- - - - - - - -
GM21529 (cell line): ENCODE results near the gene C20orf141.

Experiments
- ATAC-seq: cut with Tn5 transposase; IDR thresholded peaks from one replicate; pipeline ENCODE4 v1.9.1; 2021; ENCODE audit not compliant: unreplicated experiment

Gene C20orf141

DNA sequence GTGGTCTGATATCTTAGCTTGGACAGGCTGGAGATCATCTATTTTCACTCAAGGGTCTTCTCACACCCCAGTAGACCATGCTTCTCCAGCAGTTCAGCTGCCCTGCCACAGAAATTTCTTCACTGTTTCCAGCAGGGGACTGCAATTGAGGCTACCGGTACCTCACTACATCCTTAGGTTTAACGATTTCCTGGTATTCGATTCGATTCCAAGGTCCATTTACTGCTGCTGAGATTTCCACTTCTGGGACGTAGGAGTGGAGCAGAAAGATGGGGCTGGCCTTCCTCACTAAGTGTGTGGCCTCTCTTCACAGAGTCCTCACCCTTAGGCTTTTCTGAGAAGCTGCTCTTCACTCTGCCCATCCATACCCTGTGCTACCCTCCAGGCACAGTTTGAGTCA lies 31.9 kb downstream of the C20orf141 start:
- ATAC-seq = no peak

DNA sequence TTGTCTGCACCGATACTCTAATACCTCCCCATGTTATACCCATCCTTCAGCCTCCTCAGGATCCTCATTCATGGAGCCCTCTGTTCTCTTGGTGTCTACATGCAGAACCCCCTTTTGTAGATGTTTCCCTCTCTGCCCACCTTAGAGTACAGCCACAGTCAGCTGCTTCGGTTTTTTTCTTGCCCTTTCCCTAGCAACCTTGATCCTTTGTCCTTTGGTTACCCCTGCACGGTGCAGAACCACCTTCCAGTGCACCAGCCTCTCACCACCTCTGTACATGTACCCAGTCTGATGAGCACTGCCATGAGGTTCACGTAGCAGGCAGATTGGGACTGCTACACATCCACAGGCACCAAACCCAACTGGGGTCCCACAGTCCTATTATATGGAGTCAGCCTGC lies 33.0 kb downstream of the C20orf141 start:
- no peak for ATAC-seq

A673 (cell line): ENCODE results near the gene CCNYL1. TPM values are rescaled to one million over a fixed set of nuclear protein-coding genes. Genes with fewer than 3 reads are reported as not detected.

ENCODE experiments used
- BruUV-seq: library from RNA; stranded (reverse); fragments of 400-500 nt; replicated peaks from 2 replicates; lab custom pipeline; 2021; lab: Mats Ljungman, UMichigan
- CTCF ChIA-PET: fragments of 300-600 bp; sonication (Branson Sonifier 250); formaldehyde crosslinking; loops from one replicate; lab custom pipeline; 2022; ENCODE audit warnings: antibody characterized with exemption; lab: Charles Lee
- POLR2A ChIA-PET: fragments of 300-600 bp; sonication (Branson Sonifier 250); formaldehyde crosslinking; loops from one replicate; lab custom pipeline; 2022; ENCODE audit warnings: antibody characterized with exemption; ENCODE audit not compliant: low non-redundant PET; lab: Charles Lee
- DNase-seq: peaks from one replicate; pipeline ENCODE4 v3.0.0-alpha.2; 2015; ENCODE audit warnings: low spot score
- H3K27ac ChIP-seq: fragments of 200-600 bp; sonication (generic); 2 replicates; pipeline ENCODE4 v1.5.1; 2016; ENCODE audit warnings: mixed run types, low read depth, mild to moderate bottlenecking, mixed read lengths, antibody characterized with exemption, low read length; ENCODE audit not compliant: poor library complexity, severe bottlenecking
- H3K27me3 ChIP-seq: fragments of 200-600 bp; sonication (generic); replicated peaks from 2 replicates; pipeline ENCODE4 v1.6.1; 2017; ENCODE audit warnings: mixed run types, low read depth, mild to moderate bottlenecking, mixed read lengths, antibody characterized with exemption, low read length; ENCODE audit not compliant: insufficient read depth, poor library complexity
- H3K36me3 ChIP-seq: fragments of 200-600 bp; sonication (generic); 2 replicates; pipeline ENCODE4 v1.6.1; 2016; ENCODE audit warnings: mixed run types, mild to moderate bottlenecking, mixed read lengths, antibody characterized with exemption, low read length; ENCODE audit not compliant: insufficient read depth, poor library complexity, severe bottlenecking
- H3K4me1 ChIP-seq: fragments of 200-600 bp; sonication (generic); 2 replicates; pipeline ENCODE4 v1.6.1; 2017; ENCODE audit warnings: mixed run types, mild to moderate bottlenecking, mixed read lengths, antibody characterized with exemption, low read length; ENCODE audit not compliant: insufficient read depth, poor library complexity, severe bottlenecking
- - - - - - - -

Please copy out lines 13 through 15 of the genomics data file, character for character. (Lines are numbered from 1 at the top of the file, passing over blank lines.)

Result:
- POLR2A ChIA-PET: fragments of 300-600 bp; sonication (Branson Sonifier 250); formaldehyde crosslinking; loops from one replicate; lab custom pipeline; 2022; ENCODE audit warnings: antibody characterized with exemption; ENCODE audit not compliant: low non-redundant PET; lab: Charles Lee
- DNase-seq: peaks from one replicate; pipeline ENCODE4 v3.0.0-alpha.2; 2015; ENCODE audit warnings: low spot score
- H3K27ac ChIP-seq: fragments of 200-600 bp; sonication (generic); 2 replicates; pipeline ENCODE4 v1.5.1; 2016; ENCODE audit warnings: mixed run types, low read depth, mild to moderate bottlenecking, mixed read lengths, antibody characterized with exemption, low read length; ENCODE audit not compliant: poor library complexity, severe bottlenecking